24 jul. 2008

Intellectual Laziness and the ‘al Qaeda’ Shorthand


About a year ago, it became painfully obvious that the president started lying about al Qaeda in Iraq as part of a cynical approach to bolstering support for the war. While that was hardly unexpected, the more noticeable problem was that the media started playing along with the White House’s scheme, and began characterizing everyone who commits an act of violence in Iraq as an al Qaeda terrorist.
The New York Times’ public editor, Clark Hoyt, eventually tackled the subject head on in a terrific column; the paper took steps to make amends; and news outlets have generally been more responsible about not equating all Iraqi violence with AQI.
Now, if only John McCain had been paying attention at the time.
As he campaigns with the weight of a deeply unpopular war on his shoulders, Senator John McCain of Arizona frequently uses the shorthand “Al Qaeda” to describe the enemy in Iraq in pressing to stay the course in the war there.
“Al Qaeda is on the run, but they’re not defeated” is his standard line on how things are going in Iraq. When chiding the Democrats for wanting to withdraw troops, he has been known to warn that “Al Qaeda will then have won.” In an attack this winter on Senator Barack Obama of Illinois, the Democratic front-runner, Mr. McCain went further, warning that if American forces withdrew, Al Qaeda would be “taking a country.”
Critics say that in framing the war that way at rallies or in sound bites, Mr. McCain, the presumptive Republican nominee, is oversimplifying the hydra-headed nature of the insurgency in Iraq in a way that exploits the emotions that have been aroused by the name “Al Qaeda” since the Sept. 11 attacks.
Well, yes, critics do say that, but only because it’s true.
Some students of the insurgency say Mr. McCain is making a dangerous generalization. “The U.S. has not been fighting Al Qaeda, it’s been fighting Iraqis,” said Juan Cole, a fierce critic of the war who is the author of “Sacred Space and Holy War: The Politics, Culture and History of Shi’ite Islam” and a professor of history at the University of Michigan. A member of Al Qaeda “is technically defined as someone who pledges fealty to Osama bin Laden and is given a terror operation to carry out. It’s kind of like the Mafia,” Mr. Cole said. “You make your bones, and you’re loyal to a capo. And I don’t know if anyone in Iraq quite fits that technical definition.”
Al Qaeda in Mesopotamia is just one group, though a very lethal one, in the stew of competing Sunni insurgents, Shiite militias, Iranian-backed groups, criminal gangs and others that make up the insurgency in Iraq. That was vividly illustrated last month when the Iraqi Army’s unsuccessful effort to wrest control of Basra from the Shiite militia groups that hold sway there led to an explosion of violence.
The current situation in Iraq should properly be described as “a multifactional civil war” in which “the government is composed of rival Shia factions” and “they are embattled with an outside Shia group, the Mahdi Army,” Ira M. Lapidus, a co-author of “Islam, Politics and Social Movements” and a professor of history at the Center for Middle Eastern Studies at the University of California, Berkeley, wrote in an e-mail message. “The Sunni forces are equally hard to assess,” he added, and “it is an open question as to whether Al Qaeda is a unified operating organization at all.”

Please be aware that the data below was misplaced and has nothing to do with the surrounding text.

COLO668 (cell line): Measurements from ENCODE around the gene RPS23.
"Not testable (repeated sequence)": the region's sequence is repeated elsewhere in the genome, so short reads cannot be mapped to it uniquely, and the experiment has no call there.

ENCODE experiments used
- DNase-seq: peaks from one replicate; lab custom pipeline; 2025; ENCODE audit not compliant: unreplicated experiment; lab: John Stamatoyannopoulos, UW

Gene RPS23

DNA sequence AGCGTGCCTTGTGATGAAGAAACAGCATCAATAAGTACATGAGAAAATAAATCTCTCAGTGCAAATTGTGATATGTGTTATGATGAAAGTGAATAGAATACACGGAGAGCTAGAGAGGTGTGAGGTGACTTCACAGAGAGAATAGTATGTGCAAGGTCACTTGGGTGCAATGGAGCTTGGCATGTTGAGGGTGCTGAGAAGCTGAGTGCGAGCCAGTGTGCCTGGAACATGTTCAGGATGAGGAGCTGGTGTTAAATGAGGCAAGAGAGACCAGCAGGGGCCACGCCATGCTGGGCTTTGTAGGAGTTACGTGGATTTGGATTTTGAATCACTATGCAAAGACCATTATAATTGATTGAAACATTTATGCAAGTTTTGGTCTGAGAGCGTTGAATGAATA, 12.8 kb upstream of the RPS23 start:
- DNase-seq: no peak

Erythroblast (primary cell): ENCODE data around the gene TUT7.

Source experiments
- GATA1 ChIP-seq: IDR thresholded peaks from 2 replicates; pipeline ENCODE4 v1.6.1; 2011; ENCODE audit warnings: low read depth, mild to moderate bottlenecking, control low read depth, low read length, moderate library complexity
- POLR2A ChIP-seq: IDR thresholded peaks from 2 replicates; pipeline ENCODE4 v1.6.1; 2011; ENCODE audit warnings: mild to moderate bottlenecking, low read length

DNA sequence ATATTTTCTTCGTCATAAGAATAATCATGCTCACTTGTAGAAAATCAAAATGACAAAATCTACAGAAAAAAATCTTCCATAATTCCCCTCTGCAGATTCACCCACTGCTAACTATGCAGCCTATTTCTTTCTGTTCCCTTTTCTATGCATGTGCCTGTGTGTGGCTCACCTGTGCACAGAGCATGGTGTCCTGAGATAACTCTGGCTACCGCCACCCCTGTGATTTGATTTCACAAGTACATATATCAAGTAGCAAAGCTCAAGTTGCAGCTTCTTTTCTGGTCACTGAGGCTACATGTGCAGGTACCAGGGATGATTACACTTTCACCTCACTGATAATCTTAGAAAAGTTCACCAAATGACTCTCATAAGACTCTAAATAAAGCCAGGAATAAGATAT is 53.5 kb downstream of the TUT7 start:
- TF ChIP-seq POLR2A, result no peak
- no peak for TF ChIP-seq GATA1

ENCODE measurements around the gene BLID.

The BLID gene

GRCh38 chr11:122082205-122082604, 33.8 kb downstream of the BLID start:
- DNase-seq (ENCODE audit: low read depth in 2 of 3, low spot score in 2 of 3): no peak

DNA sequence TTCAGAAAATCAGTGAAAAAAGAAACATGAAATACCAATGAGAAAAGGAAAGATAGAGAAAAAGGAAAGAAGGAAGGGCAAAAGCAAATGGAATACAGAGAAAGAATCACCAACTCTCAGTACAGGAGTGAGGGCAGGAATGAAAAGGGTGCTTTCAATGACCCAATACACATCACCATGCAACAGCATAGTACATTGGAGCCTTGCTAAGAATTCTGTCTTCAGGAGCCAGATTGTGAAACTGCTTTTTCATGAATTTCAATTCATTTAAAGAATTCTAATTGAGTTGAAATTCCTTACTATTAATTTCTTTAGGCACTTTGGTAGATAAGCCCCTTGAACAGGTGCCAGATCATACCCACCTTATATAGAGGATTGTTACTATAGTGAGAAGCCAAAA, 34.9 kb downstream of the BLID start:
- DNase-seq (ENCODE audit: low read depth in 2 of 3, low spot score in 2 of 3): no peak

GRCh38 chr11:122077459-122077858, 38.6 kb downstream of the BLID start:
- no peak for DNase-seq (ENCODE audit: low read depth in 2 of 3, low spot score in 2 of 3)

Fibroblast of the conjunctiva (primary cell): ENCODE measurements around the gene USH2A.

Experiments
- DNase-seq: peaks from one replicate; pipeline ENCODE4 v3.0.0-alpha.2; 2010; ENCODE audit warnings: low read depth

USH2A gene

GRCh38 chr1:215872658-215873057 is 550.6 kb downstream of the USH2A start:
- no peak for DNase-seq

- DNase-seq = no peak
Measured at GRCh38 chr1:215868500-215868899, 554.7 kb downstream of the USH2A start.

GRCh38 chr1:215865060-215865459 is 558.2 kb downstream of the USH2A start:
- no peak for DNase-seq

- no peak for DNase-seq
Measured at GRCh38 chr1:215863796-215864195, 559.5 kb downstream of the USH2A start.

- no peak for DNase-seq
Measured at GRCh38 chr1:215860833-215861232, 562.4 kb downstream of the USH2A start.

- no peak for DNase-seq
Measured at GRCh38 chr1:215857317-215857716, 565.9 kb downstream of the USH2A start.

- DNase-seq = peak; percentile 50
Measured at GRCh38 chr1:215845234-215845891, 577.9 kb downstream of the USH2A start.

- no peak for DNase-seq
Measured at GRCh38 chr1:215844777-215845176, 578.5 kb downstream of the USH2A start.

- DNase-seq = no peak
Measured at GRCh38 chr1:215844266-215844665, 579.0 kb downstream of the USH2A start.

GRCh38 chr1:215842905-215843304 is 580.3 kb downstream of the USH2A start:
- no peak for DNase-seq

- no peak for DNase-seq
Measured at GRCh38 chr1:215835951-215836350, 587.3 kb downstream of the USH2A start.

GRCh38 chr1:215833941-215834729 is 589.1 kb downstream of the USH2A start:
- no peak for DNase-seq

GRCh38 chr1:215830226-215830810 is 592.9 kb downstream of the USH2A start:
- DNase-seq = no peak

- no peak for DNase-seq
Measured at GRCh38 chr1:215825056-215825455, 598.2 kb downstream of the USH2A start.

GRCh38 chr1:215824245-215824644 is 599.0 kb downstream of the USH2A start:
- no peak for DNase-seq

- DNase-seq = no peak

And McCain’s confusion on the issue inevitably leads him to say dumb things, such as making up Iran’s non-existent role in training AQI terrorists, getting confused about the difference between Sunni and Shi’ia, and exaggerating what AQI is even capable of in this reality.
The political news was: McCain takes a roundhouse swing at Obama; Obama counterpunches elegantly. But what caught my Iraq-obsessed eye was this statement from McCain:
“And my friends, if we left, they (al-Qaida) wouldn’t be establishing a base,” McCain said Wednesday. “They’d be taking a country, and I’m not going to allow that to happen, my friends. I will not surrender. I will not surrender to al-Qaida.”
They’d be taking a country? Last time I checked, Iraq has a Shi’ite majority. McCain thinks the Shi’ites–the Mahdi Army, the Badr Corps (and yes, the Iranians)–would allow a small group of Sunni extremists to take over? In fact, as noted above, the vast majority of indigenous Iraqi Sunnis aren’t too thrilled about the AQI presence in their country, either. (The usual caveats apply: AQI is barbaric, dastardly and intent on violating the Qu’ran by engaging in the annihilation of innocents. We can’t get rid of them fast enough.)
The sadness here is that McCain knows better. He knows the complexities of the world, and the region. But I suspect he’s overplaying his Iraq hand in order to win favor with the wingnuts in his party. That is extremely unfortunate: As McCain should know better than anyone, it is extremely dishonorable for politicians to play bloody-shirt games when the nation is at war.
It is dishonorable, but there’s no need to assume that McCain “knows better.” He’s either intentionally deceiving the public about the nation’s most serious terrorist threat, or he doesn’t know what he’s talking about. It’s a close call, but I’m leaning towards the latter.

Is Puttin the president of Germany, as the "foreign policy expert" John McCain said?